Despite a steady increase in AHP numbers over the past decade, a report last year by the Nuffield Trust showed that there is still major geographical variation in numbers per 1,000 population, difficulty in recruiting to some posts and inconsistency in matching provision to need.

NHS Benchmarking’s National Audit of Intermediate Care 2015 showed that access to all kinds of short-burst rehabilitation services outside hospital has worsened since last year. This is bound to impact on transfers of care and on hospitals’ ability to discharge patients, to prevent re-admissions or to help patients regain functional independence – an issue particularly for older patients. AHPs – especially physiotherapists and occupational therapists – play a key role in all these areas.

AHPs will also have a crucial role in government policy priorities for service transformation, such as those included in the consultation on the new NHS Mandate, which focuses on preventing ill health and supporting healthier lives; on a safe, high-quality, seven-day health service; on transforming out-of-hospital care and ensuring that services outside hospital are more integrated and accessible; and on supporting improvements in efficiency and productivity.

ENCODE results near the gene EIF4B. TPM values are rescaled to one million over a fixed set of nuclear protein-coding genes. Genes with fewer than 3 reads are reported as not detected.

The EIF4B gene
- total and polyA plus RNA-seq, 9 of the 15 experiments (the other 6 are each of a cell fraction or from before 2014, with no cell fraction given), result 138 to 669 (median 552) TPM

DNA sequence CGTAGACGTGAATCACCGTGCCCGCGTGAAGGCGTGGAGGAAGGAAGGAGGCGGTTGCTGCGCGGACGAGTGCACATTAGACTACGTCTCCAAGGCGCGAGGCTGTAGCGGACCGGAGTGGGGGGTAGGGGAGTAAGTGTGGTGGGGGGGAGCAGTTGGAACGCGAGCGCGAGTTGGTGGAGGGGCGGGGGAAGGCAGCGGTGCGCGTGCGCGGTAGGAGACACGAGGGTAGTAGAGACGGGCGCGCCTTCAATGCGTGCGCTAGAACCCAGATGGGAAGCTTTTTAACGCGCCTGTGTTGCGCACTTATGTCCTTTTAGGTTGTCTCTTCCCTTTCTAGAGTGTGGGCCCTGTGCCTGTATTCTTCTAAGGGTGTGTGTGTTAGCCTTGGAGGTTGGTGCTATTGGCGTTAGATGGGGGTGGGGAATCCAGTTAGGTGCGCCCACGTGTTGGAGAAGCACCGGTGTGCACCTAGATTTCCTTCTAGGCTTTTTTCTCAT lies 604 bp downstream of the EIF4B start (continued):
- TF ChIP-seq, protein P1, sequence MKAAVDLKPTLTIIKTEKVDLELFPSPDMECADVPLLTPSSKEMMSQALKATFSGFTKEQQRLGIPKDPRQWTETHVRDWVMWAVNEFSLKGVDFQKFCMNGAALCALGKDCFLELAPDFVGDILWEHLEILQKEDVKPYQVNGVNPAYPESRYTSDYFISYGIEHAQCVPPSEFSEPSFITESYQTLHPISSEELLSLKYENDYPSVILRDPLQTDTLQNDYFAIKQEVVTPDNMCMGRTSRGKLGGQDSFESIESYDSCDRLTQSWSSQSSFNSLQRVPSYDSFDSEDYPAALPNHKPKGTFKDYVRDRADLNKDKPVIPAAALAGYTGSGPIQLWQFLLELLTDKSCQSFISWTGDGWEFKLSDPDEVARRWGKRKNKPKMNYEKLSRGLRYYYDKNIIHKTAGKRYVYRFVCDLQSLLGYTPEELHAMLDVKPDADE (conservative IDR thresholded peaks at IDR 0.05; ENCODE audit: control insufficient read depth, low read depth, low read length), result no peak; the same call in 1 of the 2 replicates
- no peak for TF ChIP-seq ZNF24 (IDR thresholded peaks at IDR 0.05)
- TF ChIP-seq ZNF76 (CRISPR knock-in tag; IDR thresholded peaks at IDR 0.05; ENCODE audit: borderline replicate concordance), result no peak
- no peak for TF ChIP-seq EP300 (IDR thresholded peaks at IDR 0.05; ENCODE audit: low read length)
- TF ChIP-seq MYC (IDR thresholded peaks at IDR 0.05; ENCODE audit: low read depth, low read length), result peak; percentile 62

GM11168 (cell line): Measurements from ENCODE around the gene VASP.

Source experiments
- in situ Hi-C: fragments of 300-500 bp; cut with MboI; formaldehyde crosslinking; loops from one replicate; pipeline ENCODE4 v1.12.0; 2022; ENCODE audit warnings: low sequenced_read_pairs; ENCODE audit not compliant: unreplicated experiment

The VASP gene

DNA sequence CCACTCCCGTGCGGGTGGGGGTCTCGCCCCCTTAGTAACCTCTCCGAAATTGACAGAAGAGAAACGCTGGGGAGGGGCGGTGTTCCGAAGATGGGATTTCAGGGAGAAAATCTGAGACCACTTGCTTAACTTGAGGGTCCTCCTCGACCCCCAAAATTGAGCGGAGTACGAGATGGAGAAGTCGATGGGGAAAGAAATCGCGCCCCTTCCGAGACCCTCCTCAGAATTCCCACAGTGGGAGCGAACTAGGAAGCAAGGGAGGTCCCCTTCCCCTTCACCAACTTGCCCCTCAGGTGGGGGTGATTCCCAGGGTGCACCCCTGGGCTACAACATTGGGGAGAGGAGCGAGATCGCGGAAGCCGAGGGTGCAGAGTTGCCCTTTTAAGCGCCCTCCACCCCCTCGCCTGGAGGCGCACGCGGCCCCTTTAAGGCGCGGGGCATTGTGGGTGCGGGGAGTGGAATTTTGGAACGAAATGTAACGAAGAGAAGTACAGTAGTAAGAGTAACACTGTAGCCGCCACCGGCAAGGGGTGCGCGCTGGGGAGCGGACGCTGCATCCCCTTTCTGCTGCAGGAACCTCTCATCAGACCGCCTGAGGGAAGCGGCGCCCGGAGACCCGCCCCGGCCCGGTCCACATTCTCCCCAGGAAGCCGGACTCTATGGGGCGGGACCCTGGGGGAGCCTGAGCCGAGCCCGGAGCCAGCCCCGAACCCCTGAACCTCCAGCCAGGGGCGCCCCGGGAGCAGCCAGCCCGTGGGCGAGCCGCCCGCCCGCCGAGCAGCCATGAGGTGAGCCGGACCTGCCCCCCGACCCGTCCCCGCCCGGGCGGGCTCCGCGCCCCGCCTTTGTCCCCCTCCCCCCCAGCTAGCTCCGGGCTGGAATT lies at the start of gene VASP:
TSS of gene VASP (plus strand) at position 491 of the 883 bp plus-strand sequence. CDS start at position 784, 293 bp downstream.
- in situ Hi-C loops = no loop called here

NHS England’s new models of care – especially primary and acute care systems, emergency care networks and improving health care for care home residents – all require input and leadership from skilled AHPs. At the conference next week, Samantha Jones, the national lead for the New Care Models programme, will be discussing the key role that AHPs will play in delivering the NHS five year forward view.

More widely, the push from the Royal College of General Practitioners, the British Geriatrics Society and others to focus more on care planning, care co-ordination and self-management, and on anticipatory care for older people living with frailty, relies heavily on the role of AHPs. As does the focus on transforming urgent and emergency care services, on improving patient flow and on maintaining performance on the four-hour A&E waiting times target.